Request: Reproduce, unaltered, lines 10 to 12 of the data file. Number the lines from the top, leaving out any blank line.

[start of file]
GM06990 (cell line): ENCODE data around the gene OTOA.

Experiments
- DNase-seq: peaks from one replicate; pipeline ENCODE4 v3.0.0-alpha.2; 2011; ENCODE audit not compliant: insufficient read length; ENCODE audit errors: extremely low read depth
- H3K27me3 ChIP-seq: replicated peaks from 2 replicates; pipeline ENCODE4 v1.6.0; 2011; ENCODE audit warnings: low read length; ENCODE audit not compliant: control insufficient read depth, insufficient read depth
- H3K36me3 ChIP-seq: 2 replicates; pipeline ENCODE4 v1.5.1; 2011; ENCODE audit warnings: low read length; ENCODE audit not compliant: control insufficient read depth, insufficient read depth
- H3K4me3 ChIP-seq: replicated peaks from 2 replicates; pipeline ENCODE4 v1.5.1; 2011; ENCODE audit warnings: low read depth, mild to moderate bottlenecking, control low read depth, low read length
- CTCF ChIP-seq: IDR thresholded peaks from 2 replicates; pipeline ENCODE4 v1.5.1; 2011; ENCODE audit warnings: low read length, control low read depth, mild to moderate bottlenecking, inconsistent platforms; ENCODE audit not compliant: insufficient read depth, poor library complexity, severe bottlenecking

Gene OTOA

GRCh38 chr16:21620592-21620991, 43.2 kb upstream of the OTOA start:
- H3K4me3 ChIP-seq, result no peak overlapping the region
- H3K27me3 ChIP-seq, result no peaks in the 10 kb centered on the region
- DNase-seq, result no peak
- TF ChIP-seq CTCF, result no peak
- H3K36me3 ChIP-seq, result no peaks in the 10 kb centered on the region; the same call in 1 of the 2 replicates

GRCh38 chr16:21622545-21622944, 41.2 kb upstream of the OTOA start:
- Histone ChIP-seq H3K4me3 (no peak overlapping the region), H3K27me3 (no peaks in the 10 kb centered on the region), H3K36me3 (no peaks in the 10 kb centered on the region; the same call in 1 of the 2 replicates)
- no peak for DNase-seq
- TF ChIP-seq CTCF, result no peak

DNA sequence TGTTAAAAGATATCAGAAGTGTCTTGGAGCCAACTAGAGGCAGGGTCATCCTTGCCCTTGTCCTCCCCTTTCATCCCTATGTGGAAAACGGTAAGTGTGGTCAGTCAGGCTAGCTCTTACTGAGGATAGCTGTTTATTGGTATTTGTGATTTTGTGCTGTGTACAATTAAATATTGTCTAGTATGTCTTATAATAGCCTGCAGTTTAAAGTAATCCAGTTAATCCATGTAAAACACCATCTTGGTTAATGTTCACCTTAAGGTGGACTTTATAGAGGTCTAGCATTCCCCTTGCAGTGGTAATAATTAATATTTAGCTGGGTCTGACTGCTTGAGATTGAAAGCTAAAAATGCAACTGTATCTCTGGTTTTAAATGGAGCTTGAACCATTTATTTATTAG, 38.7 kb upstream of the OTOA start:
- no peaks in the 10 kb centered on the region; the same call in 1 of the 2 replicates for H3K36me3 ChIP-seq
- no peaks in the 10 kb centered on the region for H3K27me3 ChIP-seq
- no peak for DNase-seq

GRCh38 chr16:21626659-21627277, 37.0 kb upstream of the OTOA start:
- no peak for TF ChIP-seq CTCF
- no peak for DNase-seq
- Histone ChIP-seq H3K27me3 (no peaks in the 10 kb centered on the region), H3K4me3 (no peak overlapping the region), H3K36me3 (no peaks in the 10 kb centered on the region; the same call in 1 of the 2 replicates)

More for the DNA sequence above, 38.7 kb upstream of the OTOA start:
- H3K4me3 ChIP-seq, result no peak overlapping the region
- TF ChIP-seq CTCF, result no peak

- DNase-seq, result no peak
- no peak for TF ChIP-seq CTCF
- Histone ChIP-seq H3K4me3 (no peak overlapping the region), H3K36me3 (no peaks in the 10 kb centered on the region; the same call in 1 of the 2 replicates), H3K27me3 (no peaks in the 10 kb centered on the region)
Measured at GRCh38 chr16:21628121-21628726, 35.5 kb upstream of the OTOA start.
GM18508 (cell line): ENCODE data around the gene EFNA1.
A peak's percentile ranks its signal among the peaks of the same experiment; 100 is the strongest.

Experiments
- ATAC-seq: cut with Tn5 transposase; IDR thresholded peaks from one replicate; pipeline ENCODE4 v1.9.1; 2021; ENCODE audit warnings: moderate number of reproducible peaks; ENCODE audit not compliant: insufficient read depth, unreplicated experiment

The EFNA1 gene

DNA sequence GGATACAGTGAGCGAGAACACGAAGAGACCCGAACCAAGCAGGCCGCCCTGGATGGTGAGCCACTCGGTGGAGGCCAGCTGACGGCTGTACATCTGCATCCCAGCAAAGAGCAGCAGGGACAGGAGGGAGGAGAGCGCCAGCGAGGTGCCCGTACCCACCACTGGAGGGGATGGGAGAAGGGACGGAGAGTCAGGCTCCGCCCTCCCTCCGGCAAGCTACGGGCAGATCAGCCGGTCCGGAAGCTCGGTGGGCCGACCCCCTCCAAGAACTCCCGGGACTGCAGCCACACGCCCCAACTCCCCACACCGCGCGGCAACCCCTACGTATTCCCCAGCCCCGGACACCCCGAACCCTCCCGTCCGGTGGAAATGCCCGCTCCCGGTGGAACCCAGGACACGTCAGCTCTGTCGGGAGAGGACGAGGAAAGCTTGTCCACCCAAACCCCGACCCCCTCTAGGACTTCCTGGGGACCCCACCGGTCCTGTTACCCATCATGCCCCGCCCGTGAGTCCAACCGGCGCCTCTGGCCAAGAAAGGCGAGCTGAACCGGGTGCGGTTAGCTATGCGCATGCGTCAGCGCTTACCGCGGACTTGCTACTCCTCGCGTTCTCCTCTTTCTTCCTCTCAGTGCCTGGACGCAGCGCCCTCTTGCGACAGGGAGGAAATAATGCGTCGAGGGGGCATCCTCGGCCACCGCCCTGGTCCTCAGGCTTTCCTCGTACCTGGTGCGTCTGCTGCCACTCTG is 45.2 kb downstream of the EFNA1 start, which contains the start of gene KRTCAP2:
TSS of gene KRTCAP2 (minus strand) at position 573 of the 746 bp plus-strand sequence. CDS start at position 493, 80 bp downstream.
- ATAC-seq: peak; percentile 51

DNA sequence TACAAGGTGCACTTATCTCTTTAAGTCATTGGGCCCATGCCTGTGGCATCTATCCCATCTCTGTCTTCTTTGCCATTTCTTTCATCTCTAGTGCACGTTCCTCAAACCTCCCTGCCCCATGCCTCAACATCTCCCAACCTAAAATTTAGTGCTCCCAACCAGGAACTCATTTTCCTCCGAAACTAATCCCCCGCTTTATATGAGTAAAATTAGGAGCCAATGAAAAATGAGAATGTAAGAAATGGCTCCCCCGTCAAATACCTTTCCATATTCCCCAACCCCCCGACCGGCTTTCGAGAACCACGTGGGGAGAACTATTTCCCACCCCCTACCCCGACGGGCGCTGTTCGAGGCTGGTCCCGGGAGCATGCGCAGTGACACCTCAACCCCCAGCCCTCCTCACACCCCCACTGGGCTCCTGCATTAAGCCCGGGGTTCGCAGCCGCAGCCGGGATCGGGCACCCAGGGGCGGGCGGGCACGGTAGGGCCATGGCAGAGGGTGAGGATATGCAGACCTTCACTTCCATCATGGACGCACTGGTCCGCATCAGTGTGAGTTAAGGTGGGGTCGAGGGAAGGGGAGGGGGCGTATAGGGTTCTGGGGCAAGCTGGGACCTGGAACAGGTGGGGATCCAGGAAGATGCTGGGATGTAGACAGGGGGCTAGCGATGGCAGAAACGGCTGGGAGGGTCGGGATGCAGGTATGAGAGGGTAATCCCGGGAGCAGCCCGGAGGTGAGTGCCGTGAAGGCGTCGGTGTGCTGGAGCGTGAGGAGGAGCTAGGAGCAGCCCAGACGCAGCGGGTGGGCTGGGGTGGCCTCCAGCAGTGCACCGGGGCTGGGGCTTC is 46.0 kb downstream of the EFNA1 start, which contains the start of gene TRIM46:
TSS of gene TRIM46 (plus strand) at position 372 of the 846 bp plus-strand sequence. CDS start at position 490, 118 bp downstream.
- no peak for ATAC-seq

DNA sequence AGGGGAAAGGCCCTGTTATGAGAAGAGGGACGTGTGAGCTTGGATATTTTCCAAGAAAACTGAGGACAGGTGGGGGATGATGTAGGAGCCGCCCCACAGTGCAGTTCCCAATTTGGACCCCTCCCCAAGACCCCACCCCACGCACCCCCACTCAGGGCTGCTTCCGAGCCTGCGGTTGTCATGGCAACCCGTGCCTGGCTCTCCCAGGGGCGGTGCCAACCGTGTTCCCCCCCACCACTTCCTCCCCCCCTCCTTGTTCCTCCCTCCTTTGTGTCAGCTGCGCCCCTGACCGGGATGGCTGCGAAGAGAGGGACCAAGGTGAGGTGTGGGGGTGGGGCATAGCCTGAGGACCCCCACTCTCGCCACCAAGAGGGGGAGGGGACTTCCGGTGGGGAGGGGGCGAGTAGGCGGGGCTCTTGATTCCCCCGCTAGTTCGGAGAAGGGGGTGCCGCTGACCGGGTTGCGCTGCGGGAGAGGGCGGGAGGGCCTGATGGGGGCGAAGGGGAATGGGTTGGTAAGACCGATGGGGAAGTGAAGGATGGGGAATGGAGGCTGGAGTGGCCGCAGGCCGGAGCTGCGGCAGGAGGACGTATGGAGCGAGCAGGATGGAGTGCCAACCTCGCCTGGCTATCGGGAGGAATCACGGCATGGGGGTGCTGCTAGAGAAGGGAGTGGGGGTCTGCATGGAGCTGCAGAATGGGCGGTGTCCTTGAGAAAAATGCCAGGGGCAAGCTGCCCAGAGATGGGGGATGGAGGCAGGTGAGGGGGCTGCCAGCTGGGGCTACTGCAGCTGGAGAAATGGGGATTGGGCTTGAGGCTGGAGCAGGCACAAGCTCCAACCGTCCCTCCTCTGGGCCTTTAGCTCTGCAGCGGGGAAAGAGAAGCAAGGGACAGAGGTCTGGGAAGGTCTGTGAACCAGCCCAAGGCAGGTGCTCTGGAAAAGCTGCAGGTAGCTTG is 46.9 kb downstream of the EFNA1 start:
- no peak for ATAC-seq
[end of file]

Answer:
- H3K4me3 ChIP-seq, result no peak overlapping the region
- H3K27me3 ChIP-seq, result no peaks in the 10 kb centered on the region
- DNase-seq, result no peak